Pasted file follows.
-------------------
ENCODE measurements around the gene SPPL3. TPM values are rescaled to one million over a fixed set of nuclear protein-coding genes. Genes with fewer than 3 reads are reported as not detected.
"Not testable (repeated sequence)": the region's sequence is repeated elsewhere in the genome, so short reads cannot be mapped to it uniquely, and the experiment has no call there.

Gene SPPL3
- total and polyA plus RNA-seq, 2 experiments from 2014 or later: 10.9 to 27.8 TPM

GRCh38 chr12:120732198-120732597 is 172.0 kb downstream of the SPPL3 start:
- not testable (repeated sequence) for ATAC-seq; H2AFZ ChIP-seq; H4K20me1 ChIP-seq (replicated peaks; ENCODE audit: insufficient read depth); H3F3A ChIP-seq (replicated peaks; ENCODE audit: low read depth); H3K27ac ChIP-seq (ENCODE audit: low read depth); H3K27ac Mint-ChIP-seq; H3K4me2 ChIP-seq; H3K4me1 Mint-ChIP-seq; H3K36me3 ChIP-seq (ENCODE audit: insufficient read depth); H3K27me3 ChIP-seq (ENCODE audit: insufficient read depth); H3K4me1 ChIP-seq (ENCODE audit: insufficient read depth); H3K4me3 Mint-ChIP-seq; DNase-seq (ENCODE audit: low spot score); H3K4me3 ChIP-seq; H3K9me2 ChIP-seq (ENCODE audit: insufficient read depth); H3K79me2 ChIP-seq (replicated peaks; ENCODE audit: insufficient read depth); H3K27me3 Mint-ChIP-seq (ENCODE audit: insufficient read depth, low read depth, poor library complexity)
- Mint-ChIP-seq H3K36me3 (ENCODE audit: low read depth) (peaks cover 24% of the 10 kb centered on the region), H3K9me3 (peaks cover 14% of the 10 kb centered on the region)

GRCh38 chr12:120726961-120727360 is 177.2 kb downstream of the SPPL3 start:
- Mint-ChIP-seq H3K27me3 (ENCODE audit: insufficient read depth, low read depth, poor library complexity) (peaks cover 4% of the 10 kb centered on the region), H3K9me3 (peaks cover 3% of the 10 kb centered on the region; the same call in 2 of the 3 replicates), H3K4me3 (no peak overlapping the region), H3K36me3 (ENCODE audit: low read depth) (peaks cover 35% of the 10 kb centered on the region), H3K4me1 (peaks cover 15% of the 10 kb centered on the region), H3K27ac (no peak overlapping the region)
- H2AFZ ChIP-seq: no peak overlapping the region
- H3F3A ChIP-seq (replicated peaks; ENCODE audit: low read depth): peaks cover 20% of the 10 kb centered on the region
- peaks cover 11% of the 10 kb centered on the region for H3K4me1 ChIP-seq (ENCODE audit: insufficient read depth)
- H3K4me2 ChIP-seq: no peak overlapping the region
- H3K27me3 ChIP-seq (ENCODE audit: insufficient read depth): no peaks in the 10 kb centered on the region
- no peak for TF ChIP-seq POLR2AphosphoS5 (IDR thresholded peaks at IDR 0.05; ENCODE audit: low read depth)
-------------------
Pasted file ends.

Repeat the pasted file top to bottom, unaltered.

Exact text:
ENCODE measurements around the gene SPPL3. TPM values are rescaled to one million over a fixed set of nuclear protein-coding genes. Genes with fewer than 3 reads are reported as not detected.
"Not testable (repeated sequence)": the region's sequence is repeated elsewhere in the genome, so short reads cannot be mapped to it uniquely, and the experiment has no call there.

Gene SPPL3
- total and polyA plus RNA-seq, 2 experiments from 2014 or later: 10.9 to 27.8 TPM

GRCh38 chr12:120732198-120732597 is 172.0 kb downstream of the SPPL3 start:
- not testable (repeated sequence) for ATAC-seq; H2AFZ ChIP-seq; H4K20me1 ChIP-seq (replicated peaks; ENCODE audit: insufficient read depth); H3F3A ChIP-seq (replicated peaks; ENCODE audit: low read depth); H3K27ac ChIP-seq (ENCODE audit: low read depth); H3K27ac Mint-ChIP-seq; H3K4me2 ChIP-seq; H3K4me1 Mint-ChIP-seq; H3K36me3 ChIP-seq (ENCODE audit: insufficient read depth); H3K27me3 ChIP-seq (ENCODE audit: insufficient read depth); H3K4me1 ChIP-seq (ENCODE audit: insufficient read depth); H3K4me3 Mint-ChIP-seq; DNase-seq (ENCODE audit: low spot score); H3K4me3 ChIP-seq; H3K9me2 ChIP-seq (ENCODE audit: insufficient read depth); H3K79me2 ChIP-seq (replicated peaks; ENCODE audit: insufficient read depth); H3K27me3 Mint-ChIP-seq (ENCODE audit: insufficient read depth, low read depth, poor library complexity)
- Mint-ChIP-seq H3K36me3 (ENCODE audit: low read depth) (peaks cover 24% of the 10 kb centered on the region), H3K9me3 (peaks cover 14% of the 10 kb centered on the region)

GRCh38 chr12:120726961-120727360 is 177.2 kb downstream of the SPPL3 start:
- Mint-ChIP-seq H3K27me3 (ENCODE audit: insufficient read depth, low read depth, poor library complexity) (peaks cover 4% of the 10 kb centered on the region), H3K9me3 (peaks cover 3% of the 10 kb centered on the region; the same call in 2 of the 3 replicates), H3K4me3 (no peak overlapping the region), H3K36me3 (ENCODE audit: low read depth) (peaks cover 35% of the 10 kb centered on the region), H3K4me1 (peaks cover 15% of the 10 kb centered on the region), H3K27ac (no peak overlapping the region)
- H2AFZ ChIP-seq: no peak overlapping the region
- H3F3A ChIP-seq (replicated peaks; ENCODE audit: low read depth): peaks cover 20% of the 10 kb centered on the region
- peaks cover 11% of the 10 kb centered on the region for H3K4me1 ChIP-seq (ENCODE audit: insufficient read depth)
- H3K4me2 ChIP-seq: no peak overlapping the region
- H3K27me3 ChIP-seq (ENCODE audit: insufficient read depth): no peaks in the 10 kb centered on the region
- no peak for TF ChIP-seq POLR2AphosphoS5 (IDR thresholded peaks at IDR 0.05; ENCODE audit: low read depth)